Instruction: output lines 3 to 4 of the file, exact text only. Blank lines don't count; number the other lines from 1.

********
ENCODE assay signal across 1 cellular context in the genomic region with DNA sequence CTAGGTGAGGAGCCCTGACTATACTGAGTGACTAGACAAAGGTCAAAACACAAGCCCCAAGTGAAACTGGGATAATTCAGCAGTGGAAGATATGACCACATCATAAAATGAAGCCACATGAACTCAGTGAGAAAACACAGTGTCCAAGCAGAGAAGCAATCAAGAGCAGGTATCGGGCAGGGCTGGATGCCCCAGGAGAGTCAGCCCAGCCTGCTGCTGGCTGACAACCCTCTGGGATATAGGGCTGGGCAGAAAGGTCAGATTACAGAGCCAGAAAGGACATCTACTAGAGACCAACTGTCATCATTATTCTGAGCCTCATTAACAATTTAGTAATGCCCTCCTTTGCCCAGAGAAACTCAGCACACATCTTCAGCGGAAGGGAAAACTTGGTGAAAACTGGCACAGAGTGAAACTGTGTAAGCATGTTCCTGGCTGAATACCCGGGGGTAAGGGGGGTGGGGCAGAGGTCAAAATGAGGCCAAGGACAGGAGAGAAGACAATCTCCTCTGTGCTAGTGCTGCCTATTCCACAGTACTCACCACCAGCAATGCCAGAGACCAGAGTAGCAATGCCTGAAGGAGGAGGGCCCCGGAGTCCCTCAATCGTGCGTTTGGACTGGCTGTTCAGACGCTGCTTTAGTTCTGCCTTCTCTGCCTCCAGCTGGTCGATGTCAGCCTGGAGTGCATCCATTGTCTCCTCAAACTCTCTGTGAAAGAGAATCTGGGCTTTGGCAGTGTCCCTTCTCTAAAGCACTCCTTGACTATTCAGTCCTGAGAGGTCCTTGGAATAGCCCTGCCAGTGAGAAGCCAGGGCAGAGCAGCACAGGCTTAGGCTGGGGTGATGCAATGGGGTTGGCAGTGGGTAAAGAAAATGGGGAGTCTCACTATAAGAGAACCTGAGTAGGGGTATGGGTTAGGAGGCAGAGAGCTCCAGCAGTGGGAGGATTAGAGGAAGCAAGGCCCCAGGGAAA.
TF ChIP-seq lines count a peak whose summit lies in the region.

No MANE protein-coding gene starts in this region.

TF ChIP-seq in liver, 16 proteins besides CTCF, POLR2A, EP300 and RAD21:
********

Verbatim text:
No MANE protein-coding gene starts in this region.

TF ChIP-seq in liver, 16 proteins besides CTCF, POLR2A, EP300 and RAD21: